Nor is it necessary to spend ourselves on more or less secular justifications for such provisions: from the protection of the weaker contracting party to the safeguarding of the reciprocity of exchanges. If the market is free, the contractor is never weak; and if, without fraud or violence, a mentally capable person accepts the risk of restoration and penalties also in case of his future impossibility of performance, this is the effect of his own assessments, like many others the outcome of which he does not reckon undoing (like a wrong investment etc.) (Epstein, 2008) .

In non-contractual matters, then, there is a sheer expropriation when liability is imposed on anybody who did not cause any detriment with his behavior; there is instead sheer expropriation of the damaged when, in spite of a damaging behavior, the liability of the damaging legal entity is restricted to its assets35 or the liability of the tortfeasor is excluded lacking (at least) fault.

In other words, it is true what argued Rothbard (1982b, 377 et seq., 387 et seq.) , despite disagreements occurred even in the area of his Austro-libertarian school36, that is that free market entails, in the field of torts liability, the necessity and sufficiency of a causal link between conduct and damage to the third party property37.

Thus, for example and always unless otherwise agreed38, it is consistent with the protection of property to hold the manufacturer liable of defective products for damages to third parties and things determined by their normal use, without bothering to investigate whether he was aware or not of the knowable defect, as it is now currently enshrined virtually everywhere?39.

It is actually him who, with Epstein’s words (1973, 177 et seq.) , created the dangerous conditions which result in damage to others’ property, given that defective products are a statistically significant outcome of the manufacturing process and the insertion on the market of a percentage of them must be put into account in spite of all pre-tests.

On the other hand, it does not matter who is the owner of the product at the time of the injury because mere ownership does not affect obviously, per se, ownership of another; nor matters who used the defective product in a way not even potentially dangerous (a problem of concurrence of causes would emerge otherwise), unless he was aware of the defect: in which case the creation of hazardous conditions, more specific than the simple manufacture and insertion on the market, would lead back the cause of the injury (and therefore liability) exclusively to his behavior40.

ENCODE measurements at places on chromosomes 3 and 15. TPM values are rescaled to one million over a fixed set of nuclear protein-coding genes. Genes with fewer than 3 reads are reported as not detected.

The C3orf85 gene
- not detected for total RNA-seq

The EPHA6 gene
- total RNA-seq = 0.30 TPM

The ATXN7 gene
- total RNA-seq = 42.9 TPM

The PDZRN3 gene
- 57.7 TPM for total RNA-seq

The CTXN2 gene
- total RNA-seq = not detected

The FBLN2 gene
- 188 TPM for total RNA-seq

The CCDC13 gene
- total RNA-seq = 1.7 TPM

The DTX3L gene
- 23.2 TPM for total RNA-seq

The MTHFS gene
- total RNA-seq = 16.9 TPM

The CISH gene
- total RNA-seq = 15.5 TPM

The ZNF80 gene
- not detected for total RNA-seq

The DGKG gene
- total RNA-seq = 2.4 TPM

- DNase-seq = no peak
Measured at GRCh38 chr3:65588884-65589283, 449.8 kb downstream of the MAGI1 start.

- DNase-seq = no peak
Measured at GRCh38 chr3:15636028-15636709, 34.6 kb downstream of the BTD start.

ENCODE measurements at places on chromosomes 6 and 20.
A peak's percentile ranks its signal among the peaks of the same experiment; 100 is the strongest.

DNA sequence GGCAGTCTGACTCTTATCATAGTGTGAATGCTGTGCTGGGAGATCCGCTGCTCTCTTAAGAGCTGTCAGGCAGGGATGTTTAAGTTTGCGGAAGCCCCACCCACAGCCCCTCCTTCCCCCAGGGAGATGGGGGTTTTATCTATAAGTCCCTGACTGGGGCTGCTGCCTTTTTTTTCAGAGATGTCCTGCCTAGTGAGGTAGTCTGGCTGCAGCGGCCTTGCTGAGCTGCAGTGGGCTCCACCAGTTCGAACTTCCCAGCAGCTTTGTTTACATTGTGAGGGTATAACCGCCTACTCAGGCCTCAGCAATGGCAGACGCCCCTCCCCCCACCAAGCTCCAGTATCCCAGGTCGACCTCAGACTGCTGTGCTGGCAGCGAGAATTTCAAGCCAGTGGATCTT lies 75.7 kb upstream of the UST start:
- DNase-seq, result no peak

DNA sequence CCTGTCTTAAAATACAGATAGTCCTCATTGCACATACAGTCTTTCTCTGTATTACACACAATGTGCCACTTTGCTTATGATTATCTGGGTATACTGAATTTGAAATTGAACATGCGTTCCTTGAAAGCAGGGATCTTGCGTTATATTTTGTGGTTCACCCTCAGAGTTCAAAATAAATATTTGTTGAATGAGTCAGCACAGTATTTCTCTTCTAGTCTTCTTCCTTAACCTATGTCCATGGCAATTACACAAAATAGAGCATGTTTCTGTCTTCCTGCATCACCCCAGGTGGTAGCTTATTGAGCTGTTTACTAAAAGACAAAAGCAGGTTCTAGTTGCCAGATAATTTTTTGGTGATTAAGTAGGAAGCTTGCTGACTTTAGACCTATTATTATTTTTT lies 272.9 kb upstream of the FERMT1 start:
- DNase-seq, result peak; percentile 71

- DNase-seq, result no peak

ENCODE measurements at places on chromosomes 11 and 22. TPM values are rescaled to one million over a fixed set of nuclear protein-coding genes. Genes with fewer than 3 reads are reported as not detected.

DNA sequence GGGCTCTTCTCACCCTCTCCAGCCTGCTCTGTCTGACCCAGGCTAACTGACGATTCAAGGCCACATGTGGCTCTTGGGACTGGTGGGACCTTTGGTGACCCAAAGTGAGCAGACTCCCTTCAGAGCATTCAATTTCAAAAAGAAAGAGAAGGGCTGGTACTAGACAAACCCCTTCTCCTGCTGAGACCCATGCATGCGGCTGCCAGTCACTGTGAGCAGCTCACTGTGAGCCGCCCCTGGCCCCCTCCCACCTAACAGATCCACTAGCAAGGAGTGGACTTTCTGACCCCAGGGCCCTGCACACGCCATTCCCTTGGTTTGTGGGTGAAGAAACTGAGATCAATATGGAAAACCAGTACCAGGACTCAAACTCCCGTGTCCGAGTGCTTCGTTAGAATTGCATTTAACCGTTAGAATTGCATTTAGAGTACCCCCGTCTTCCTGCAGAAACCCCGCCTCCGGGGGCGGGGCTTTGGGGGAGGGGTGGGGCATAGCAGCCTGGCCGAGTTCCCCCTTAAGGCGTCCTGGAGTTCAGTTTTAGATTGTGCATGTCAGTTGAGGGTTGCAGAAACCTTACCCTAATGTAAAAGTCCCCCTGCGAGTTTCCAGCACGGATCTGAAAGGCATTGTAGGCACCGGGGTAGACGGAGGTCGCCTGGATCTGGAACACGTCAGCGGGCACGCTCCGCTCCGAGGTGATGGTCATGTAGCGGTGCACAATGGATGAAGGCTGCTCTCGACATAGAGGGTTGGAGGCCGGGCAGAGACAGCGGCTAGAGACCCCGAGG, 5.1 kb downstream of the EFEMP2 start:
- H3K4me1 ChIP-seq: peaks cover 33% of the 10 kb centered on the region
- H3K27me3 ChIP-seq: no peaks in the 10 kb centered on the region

And for the same reason (creating more specific hazardous conditions41 or even causing a direct and intentional injury of another’s property) acts of intentional sabotage of production performed by employees cannot be ascribed to the product’s manufacturer, nor can be ascribed to employers in general behaviors of employees directly injurious to third parties42, by the mere fact that the offense was “occasioned” by work43.

3.4. Higher Sanctions at Harmed Person’s Sole Disposal

Within these limits one could say that offence’s sanctions higher than the mere restoration/relief of other’s injured property do not interfere with, but rather preserve the market: provided however that said further sanctions do not affect, as it was feared at the end of the previous §3.1, the right of the harmed to the aforesaid restoration/relief. And, as suggested by Rothbard (1982a, 85 et seq. ; in the same sense Hoppe, 113 ), this is possible only if not only said restoration/relief, but also these additional sanctions come anyway available to the damaged, because otherwise―as it happens to a large extent since justice too has been subtracted to privates―the harmed must to yield to, for instance, the imprisonment of the offender, the confiscation of his goods in pro of the Sovereign of the past and of today’s totalitarian democracy (with the words of von Hayek, 58, 103 ) etc.: “Justice that takes possession of bankrupts’ property to rob their creditors,” to use the words of Voltaire (27) .

One could argue that interests of third parties would remain compromised from the point of view both of generic prevention, as potential offenders should have to deal only with the harmed (whose pardon they could trust to obtain in various ways), and (above all) of the reiteration’s prevention, because certain sanctions, such as typically imprisonment (but also death or amputation of limbs for thieves, robbers, etc.), make it impossible (at least temporarily) that reiteration which their pardon instead would make possible.

Nonetheless, it remains to be proved that the (un)predictable reaction of the directly injured party would not be as much deterrent as the duty to apply the sanction imposed on government officials, who are much less motivated, while an effective brake to the possibility of a waiver, in whole or partial enforcement of the sanction by the harmed would certainly be introduced by the consideration that, if an offense’s reiteration was made possible by such a waiver, the injured party himself could be held liable along with the author, having contributed to cause the harmful event (by creating the danger conditions associated with the author’s act).